Although several district court judges have sustained inmates' constitutional challenges to the PLRA,4 every federal appellate court to consider the question, other than this one, has upheld the constitutionality of the Act. See Benjamin v. Jacobson, 172 F.3d 144, 166 (2d Cir.1999) (en banc) (holding that section 3626(b)(2) does not violate separation-of-powers principles); Imprisoned Citizens Union v. Ridge, 169 F.3d 178, 188 (3d Cir.1999) (same); Hadix v. Johnson, 133 F.3d 940, 942-43 (6th Cir.) (same), cert. denied, 524 U.S. 952, 118 S.Ct. 2368, 141 L.Ed.2d 737 (1998); Dougan v. Singletary, 129 F.3d 1424, 1426 (11th Cir.1997) (same), cert. denied, 524 U.S. 956, 118 S.Ct. 2375, 141 L.Ed.2d 743 (1998); Inmates of Suffolk County Jail v. Rouse, 129 F.3d 649, 657-58 (1st Cir.1997) (same), cert. denied, 524 U.S. 951, 118 S.Ct. 2366, 141 L.Ed.2d 735 (1998); Gavin v. Branstad, 122 F.3d 1081, 1088-89 (8th Cir.1997) (same), cert. denied, 524 U.S. 955, 118 S.Ct. 2374, 141 L.Ed.2d 741 (1998); Plyler v. Moore, 100 F.3d 365, 371-72 (4th Cir.1996) (same), cert. denied, 520 U.S. 1277, 117 S.Ct. 2460, 138 L.Ed.2d 217 (1997). Indeed, the Sixth Circuit's decision in Hadix overturned the last of the recalcitrant district courts and momentarily harmonized federal law. Five months after Hadix, this court issued its now-vacated opinion in Taylor.
Although, as the majority correctly points out, the prison officials in the instant case moved to terminate the district court's December 22, 1972, order, that stipulated order was embodied in the district court's subsequent judgment of October 19, 1973. The October 19, 1973, “judgment” accomplished two things. First, it adopted and expressly incorporated the stipulated rules and regulations that would govern the Arizona State Prison in Florence, Arizona. Second, it provided prospective and ongoing relief in that the rules and regulations demanded compliance by the prison officials unless they returned to the district court to obtain modification. Because the majority opinion operates under the faulty premise that the relief embodied in the December 22, 1972, order “disappeared when the final judgment was entered on October 19, 1973,” ante at 1018, I now recount the procedural background of this case in some detail to clarify the matter.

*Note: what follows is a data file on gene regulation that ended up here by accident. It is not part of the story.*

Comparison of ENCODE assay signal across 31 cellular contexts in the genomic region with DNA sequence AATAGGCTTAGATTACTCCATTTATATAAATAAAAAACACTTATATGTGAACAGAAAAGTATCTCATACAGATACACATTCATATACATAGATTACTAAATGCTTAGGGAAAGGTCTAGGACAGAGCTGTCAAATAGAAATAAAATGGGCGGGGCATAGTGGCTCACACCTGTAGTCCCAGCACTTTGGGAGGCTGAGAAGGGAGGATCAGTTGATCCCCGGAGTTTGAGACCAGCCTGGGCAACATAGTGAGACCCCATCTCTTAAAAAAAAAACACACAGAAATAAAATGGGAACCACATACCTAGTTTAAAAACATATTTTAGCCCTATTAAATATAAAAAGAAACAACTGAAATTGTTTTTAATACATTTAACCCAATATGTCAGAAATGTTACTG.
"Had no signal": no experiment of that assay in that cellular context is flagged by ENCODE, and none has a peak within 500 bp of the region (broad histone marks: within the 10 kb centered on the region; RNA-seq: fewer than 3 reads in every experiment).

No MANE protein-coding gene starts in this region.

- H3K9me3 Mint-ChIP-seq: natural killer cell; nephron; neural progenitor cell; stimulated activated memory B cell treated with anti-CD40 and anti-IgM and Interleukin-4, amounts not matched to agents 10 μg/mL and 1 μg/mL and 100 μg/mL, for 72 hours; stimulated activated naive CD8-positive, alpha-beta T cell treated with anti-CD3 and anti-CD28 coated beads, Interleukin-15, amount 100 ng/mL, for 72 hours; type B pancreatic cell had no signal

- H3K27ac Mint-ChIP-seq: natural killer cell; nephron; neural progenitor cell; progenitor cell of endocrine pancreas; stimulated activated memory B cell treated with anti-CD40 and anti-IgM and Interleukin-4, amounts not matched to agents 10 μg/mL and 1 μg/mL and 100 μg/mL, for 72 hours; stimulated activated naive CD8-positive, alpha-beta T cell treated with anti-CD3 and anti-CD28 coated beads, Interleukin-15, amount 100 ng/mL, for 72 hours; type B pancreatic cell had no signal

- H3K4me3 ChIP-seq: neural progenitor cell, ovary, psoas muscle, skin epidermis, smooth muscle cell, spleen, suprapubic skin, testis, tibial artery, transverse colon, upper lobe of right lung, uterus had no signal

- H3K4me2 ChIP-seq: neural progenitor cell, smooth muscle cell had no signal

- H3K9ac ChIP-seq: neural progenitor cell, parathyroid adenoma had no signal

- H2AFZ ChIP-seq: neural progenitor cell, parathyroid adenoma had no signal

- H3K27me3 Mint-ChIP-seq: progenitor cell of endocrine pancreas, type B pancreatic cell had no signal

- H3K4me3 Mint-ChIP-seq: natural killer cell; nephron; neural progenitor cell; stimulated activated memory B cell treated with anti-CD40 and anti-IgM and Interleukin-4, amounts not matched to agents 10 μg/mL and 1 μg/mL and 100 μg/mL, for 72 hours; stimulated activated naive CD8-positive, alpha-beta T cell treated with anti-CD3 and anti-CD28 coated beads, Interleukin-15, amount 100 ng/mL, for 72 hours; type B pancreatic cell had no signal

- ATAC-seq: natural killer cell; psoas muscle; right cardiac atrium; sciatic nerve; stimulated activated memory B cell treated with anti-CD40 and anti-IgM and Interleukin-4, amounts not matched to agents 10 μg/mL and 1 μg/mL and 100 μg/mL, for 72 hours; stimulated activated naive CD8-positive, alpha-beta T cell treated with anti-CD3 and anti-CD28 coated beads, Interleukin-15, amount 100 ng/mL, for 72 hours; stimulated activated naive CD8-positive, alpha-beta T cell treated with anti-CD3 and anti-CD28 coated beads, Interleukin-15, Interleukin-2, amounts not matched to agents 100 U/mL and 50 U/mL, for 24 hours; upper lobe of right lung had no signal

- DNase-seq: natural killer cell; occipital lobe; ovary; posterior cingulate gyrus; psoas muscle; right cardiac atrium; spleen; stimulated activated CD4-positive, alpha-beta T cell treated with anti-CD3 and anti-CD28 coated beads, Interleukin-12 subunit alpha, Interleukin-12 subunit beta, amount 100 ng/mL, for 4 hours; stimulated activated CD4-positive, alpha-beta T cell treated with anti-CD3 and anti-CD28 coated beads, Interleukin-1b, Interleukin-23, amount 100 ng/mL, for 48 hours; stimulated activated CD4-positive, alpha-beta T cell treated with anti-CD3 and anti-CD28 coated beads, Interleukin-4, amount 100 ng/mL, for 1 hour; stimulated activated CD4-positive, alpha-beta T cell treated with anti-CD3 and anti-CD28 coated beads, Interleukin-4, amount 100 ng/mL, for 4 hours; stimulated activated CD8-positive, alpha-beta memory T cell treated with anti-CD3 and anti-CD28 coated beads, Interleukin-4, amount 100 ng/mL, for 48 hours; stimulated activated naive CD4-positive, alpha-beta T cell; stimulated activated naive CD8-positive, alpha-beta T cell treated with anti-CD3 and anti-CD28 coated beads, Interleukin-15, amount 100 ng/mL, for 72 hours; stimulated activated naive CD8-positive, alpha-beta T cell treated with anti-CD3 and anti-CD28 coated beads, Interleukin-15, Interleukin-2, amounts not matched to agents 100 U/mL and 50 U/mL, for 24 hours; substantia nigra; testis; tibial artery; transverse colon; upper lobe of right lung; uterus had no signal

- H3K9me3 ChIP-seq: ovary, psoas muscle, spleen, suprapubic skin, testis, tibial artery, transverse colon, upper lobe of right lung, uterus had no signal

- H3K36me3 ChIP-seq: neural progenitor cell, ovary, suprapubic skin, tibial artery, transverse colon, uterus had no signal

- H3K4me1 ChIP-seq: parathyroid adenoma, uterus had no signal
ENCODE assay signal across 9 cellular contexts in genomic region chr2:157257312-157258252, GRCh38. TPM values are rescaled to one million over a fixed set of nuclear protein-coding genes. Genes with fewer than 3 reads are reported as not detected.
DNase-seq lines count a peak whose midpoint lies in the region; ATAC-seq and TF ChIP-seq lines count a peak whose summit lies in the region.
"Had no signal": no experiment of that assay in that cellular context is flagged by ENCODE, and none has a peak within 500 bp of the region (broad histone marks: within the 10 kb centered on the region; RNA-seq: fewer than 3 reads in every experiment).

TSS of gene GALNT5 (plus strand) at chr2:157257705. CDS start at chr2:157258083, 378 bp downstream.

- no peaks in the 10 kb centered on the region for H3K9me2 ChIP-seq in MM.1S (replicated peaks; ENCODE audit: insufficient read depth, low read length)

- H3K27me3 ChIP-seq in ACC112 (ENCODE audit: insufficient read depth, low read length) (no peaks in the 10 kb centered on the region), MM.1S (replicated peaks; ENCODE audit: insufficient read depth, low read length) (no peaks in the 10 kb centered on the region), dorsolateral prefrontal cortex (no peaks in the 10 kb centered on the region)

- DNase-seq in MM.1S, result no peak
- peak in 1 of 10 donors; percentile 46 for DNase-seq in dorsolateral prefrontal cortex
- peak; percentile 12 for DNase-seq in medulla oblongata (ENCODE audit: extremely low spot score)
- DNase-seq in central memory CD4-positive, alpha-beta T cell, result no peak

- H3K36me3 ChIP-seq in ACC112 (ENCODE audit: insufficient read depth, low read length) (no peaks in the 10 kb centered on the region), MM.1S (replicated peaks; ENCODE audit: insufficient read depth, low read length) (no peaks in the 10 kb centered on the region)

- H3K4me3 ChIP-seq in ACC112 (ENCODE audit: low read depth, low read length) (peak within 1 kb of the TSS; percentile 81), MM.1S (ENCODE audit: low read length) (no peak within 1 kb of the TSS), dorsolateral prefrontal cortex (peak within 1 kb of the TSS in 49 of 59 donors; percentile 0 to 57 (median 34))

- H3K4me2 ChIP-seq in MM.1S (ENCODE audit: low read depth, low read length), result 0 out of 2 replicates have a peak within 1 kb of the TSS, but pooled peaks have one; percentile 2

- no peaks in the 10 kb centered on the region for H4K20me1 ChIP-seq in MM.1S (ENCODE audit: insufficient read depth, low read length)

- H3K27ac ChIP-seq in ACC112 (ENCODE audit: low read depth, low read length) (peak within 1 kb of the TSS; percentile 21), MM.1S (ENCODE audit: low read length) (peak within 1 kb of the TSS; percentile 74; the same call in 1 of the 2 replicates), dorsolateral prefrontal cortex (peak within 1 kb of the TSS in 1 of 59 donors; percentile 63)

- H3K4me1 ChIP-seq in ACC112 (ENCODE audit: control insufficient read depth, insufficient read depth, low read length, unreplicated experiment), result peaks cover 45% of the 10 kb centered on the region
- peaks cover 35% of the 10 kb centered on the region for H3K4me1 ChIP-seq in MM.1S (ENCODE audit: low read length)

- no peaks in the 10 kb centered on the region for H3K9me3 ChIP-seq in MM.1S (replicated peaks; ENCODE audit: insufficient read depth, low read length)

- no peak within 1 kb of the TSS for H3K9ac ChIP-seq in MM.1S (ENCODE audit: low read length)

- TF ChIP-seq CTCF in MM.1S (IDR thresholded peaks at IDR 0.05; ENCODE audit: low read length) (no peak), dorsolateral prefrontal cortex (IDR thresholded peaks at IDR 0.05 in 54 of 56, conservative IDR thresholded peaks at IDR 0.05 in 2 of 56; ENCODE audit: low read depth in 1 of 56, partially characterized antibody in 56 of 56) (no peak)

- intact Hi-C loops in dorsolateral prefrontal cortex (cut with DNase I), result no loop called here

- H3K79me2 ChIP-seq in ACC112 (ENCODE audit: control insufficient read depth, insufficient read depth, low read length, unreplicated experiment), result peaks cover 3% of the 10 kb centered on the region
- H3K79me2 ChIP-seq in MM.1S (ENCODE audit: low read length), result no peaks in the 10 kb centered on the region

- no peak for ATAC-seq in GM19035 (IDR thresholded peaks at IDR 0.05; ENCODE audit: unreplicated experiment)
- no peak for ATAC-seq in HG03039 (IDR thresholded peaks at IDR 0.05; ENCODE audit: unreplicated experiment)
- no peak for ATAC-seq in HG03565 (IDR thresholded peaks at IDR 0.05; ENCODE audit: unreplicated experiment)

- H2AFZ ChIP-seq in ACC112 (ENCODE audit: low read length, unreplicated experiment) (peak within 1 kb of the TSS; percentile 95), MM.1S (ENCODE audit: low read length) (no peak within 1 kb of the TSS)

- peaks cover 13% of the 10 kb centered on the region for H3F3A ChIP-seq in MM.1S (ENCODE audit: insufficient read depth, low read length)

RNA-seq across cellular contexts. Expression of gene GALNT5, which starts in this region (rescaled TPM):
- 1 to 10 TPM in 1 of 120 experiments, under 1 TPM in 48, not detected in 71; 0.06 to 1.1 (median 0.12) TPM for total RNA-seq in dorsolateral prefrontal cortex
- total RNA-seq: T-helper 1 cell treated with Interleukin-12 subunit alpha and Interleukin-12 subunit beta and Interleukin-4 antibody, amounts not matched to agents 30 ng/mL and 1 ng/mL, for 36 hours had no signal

Like the litigation that passed before our sister circuits, this controversy originated with a class action brought under 42 U.S.C. § 1983 against a correctional institution. Inmates of the Arizona State Prison System (collectively, “the plaintiffs”) filed complaints in 1972 against various state prison officials, alleging unconstitutional conditions of confinement. The consolidated amended complaint averred that the State of Arizona and individual defendants' predecessors in office (collectively, “the defendants”) had violated the First, Eighth, and Fourteenth Amendments by adopting and enforcing unconstitutional disciplinary rules, denying prisoners procedural due process, unlawfully depriving prisoners of good time credits, and subjecting prisoners who were placed in isolation to inadequate diets and degrading living conditions. During the first of two evidentiary hearings, the parties stipulated that “[t]he disciplinary procedures of the prison leave something to be desired to comply with constitutional standards” and agreed “to negotiate over proper disciplinary standards and procedures to the end of seeking agreement.” Negotiations ensued, and after another evidentiary hearing, the defendants entered into an agreement with the plaintiffs. The agreement called for the defendants to adopt new rules of discipline and to restore good-time credits. The State did not admit liability.
The parties' stipulated agreement is encompassed in the district court's order of December 22, 1972. The agreement substantially bridged the divide that had separated the parties but left some disputed issues unresolved. The parties' agreement was not finalized until several months later when, on October 19, 1973, the district court ultimately adopted the finalized version of the rules and regulations that would govern the Arizona State Prison.
In the December 22, 1972, order, the district court emphasized in a prefatory paragraph that, “[b]ecause of agreements of counsel which prevented a full trial of all issues, findings of fact and conclusions of law are not appropriate.” The court noted that “[a]ll the provisions of the following order were agreed upon by counsel for both sides.” The court, “[p]ursuant to the stipulation and request of counsel,” then ruled on both the substantive and procedural rules of the prison. As to the substantive rules, the court ordered:
1. The defendants, in consultation with counsel for the plaintiffs, shall prepare and submit revised rules.
2. This submission shall be made within ninety (90) 5 days of this order.
3. The plaintiffs shall present exceptions, if any there be, to the proposed rules within thirty (30) days thereafter, or shall waive exceptions.